22120825: A diagram of the Turangi Sludge ponds, pictured in June 2022. Photo: Supplied/TVOM.
A report into the discharge of sludge into the Avana and Turangi streams says the current situation is “not sustainable”.
advocacy group Te Vai Ora Maori (TVOM) has already expressed concern about the
fact the Rarotonga Environment Authority (REA) has approved a three-month permit
extension for the Water Treatment Plan Onsite Discharge project at the 10 Te
Mato Vai drinking-water treatment facilities.
TVOM made a
presentation to the National Environment Service (NES) about the discharge of
sludge into the Avana and Turangi streams.
chairperson Justine Flanagan said they had received a copy of To
Tatou Vai (TTV) chief executive Apii Timoti's report in regards to TVOM's
Cook Islands News has asked TTV for a copy of the report.
confirmed the current situation is not sustainable,” Flanagan said.
an urgent need to investigate alternative methods of treatment.”
authorises the dosing of coagulant, the short-term containment of sludge in
onsite ponds, and the release of chemically-treated water (supernatant) into
a lot of nature-based solutions which could address at least part of the
issue,” Flanagan said.
2021 TVOM presented a Concept Note on improving the function of the sludge
ponds using a nature-based solution; specifically, the use of Vetiver grass to
better manage the residuals.”
TVOM had approached water regulatory authority To Tatou Vai (TTV) about a
meeting about the situation, and what changes could be made.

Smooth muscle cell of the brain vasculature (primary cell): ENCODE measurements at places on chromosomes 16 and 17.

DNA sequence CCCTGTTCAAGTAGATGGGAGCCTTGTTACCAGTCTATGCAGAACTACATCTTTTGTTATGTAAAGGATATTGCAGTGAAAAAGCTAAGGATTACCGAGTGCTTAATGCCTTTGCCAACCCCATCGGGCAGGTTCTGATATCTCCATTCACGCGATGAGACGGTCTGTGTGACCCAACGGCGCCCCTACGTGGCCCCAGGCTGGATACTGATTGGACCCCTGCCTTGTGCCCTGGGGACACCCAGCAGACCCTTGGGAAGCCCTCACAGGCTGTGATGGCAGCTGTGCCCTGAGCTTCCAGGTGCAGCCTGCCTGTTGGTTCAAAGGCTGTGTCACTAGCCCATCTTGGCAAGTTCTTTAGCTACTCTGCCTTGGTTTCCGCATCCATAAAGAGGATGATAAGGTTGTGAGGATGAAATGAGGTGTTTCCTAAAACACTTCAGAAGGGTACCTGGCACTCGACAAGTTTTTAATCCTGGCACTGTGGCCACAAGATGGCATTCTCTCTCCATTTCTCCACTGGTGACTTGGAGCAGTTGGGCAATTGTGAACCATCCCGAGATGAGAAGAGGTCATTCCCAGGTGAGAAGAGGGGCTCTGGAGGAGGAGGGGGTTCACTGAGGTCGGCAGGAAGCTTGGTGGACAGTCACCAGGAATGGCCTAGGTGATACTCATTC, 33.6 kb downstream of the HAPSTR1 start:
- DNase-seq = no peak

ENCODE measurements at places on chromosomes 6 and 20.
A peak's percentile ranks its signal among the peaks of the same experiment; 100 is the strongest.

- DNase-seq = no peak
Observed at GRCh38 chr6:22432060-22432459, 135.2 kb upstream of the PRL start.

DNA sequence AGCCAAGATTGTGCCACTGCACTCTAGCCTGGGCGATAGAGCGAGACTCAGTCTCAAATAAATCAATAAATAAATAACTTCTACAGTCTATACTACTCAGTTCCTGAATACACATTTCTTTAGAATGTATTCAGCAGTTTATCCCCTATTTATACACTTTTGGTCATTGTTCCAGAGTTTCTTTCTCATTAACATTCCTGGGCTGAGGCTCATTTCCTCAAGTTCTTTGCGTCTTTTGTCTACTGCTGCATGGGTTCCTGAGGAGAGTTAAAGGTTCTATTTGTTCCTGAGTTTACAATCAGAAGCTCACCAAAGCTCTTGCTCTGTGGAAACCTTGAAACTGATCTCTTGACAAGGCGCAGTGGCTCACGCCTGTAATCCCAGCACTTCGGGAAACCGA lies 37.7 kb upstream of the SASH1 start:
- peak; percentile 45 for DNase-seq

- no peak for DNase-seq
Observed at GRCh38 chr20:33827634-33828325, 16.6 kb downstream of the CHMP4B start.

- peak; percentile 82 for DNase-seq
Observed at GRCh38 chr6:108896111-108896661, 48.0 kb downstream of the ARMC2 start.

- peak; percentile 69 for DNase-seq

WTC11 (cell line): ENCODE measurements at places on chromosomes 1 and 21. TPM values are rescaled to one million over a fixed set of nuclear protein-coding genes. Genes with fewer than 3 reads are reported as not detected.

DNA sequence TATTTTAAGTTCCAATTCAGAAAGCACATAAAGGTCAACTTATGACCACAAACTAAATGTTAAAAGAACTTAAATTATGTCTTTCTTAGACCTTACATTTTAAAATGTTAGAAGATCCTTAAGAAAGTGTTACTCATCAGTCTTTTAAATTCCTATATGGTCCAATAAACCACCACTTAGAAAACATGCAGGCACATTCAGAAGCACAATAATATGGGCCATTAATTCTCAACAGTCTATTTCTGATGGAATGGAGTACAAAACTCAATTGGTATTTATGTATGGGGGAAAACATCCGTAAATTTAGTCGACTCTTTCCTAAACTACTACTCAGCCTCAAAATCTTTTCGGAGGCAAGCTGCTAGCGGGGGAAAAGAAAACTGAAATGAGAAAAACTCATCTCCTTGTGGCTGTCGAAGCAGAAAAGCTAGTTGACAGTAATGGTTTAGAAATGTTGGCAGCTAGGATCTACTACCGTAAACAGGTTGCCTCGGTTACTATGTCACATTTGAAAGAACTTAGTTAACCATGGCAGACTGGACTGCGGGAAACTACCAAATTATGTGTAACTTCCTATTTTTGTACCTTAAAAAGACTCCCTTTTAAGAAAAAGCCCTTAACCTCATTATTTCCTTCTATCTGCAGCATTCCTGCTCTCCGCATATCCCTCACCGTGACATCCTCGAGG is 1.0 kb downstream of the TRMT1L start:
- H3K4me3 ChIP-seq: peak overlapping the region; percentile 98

treatment system is not adequately localized. It doesn’t take into account the
specifics of a tropical environment and climate,” Flanagan said.
Tukaka Ama said he had met with TVOM about the issues.
obviously a concern for them, but I feel I need to get more information from
TTV before I do something about it,” Ama said.
“At the end
of the day, we all want clean water, and we need to make sure the systems are
Thursday, NES director Halatoa Fua reiterated it was “working on
the technical aspects of this project, hence the 3-months extension”.
He declined to comment further about TVOM’s concerns.
TVOM technical director Andy Kirkwood has previously said
the operation of the system, combined with the recent drought meant the ability
for biodiversity to move through the streams has been interrupted.
“That’s a real issue that hasn’t been properly canvassed,”
“What happens in the intake affects the life of our streams.
We really need official data, and monitoring, and hopefully NES will address
“This is the responsibility of the NES and they are
resourced to look at those things.”